Windsor, Ontario-based Cavalier Tool & Manufacturing Ltd. has purchased Mold Services International Inc. of nearby Oldcastle, Ontario, to increase its production capacity and technology to go after bigger projects.
Founded in 1997, MSI manufactures injection and compression molds at a 22,000-square-foot facility for the automotive and other markets.
Cavalier officials said the MSI plant will increase its capacity in gun drilling, electrical discharge machining, plate milling, large roughing, large five-axis equipment and toolmaking. The added capabilities are facets of the business "we usually outsource," Cavalier President Brian Bendig said in a news release.
Founded in 1975, Cavalier Tool has been focused on mid- to large-size molds.
"We're a machine shop that can build everything under one roof, but as we continue to grow, we're exceeding that capacity," Bendig said. "This also allows us to fulfill volume opportunities that we couldn't offer earlier due to limited capacity."
Bendig also said he is "clearly impressed" by MSI's bottom line and it will continue to operate as a standalone business.
"Our intention is not to go in and pull the place apart," Bendig said. "We want the business to run as it is. It's profitable. It stands on its own two legs. It runs the way it runs now. We want to learn that and understand that."
MSI was started by Jim Damphouse and Mark LeBoeuf. Damphouse, who is also MSI's general manager, said the long-term partnership in place with Cavalier made the sale easy to finalize. He described his top priority as taking care of employees and customers.
"It was crucial that we partner with someone who can appreciate and carry on our legacy of over two decades in business," Damphouse said in the release. "Cavalier provides that comfort and we are excited to see how much can be achieved in joining forces."
At a time when many mold makers are struggling, Cavalier is building on its momentum from 2020. Company officials point to a mid-2020 survey conducted by Michigan-based consulting firm Harbour Results Inc. that found 35 percent of tool shops and 47 percent of production shops are either struggling or concerned about the future.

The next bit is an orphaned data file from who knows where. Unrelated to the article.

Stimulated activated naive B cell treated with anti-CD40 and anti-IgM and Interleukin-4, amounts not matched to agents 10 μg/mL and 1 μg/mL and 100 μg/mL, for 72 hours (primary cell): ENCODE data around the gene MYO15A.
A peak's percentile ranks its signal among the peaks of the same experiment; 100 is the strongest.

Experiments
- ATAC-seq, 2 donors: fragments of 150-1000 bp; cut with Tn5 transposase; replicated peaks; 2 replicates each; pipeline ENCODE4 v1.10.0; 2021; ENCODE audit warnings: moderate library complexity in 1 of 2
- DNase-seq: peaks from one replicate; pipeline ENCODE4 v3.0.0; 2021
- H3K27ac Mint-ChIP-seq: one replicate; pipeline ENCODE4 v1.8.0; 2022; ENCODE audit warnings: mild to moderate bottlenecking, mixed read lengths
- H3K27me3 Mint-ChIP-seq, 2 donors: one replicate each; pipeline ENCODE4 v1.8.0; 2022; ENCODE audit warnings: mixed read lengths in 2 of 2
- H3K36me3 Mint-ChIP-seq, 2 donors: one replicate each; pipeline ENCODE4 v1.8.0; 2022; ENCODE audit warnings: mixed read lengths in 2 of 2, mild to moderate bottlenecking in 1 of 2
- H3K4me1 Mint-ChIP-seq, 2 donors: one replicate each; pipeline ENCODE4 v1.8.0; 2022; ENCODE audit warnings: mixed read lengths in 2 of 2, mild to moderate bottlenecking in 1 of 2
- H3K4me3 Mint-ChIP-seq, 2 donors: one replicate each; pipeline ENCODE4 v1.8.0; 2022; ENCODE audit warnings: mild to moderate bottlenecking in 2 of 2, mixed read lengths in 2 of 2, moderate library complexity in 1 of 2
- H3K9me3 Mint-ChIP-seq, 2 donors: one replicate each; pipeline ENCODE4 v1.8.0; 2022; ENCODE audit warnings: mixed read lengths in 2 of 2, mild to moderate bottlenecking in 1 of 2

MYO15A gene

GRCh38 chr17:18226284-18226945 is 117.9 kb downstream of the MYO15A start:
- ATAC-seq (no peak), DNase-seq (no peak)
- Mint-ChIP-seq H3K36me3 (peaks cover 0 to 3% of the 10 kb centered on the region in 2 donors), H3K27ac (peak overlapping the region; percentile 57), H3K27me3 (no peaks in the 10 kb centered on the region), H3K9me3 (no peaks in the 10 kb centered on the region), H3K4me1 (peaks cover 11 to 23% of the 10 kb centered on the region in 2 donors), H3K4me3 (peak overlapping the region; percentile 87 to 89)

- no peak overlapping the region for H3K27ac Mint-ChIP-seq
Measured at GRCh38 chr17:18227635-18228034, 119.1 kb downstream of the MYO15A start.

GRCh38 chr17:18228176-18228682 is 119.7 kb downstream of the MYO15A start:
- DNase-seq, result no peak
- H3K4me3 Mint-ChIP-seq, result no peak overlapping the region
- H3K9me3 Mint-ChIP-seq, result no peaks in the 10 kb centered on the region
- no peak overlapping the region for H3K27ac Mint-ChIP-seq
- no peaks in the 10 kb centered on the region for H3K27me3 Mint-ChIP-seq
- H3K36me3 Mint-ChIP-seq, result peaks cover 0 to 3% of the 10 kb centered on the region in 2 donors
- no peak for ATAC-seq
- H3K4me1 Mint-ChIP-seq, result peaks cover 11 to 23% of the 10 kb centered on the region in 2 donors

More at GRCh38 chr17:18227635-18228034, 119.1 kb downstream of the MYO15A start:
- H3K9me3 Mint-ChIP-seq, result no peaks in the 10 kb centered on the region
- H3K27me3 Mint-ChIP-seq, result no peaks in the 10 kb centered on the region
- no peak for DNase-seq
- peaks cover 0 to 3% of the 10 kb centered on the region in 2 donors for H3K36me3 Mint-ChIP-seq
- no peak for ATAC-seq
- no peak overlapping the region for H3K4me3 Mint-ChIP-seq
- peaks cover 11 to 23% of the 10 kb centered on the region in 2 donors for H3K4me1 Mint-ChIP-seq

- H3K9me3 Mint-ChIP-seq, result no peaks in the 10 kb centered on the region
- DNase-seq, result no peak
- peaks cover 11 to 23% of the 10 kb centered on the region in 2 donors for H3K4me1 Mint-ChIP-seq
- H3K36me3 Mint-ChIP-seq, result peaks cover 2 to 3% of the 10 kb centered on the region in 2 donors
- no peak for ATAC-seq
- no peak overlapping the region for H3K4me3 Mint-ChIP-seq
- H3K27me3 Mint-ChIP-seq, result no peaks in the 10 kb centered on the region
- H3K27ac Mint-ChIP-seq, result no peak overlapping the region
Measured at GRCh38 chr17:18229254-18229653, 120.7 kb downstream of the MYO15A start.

The survey also said, overall, mold makers forecast a 25 percent drop in revenue from their original 2020 estimates.
Bendig said in the release that Cavalier is bucking the trend because he doesn't buy into doomsday predictions and prefers to focus on diversity and mindset.
Cavalier also has a "secret sauce" of people, process and equipment, added Tim Galbraith, Cavalier sales manager and longtime board member of Canadian Association of Mold Makers.
"We reinvest back into the business," Galbraith said.
Going forward, Cavalier and MSI will focus on nonautomotive markets where they have found success, according to the release. The MSI website mentions lawn furniture and shows a plastic Adirondack chair.
Cavalier Tool's website says it serves the recreational, consumer, agriculture and heavy-truck industries in addition to automotive. The company had 140 employees before the acquisition to build tools from 250- to 4,000-ton presses and produce more than 200 molds a year.
With more than $35 million in annual sales, Cavalier Tool holds the No. 29 spot in Plastics News' latest ranking of North American mold makers.
The acquisition brings two great companies under one corporate umbrella, according to Stephen MacKenzie, president and CEO of the Windsor-Essex Economic Development Corp.
"Cavalier's accomplishments in the midst of a pandemic and a general industry slowdown have been impressive," MacKenzie said, referring to how the company stepped up on two projects to manufacture components for wall-mounted hand sanitizer stations.
"It is an incredibly innovative and successful company as well as a great corporate citizen. We are fortunate to have them as part of our advanced manufacturing ecosystem here in Windsor-Essex," MacKenzie said.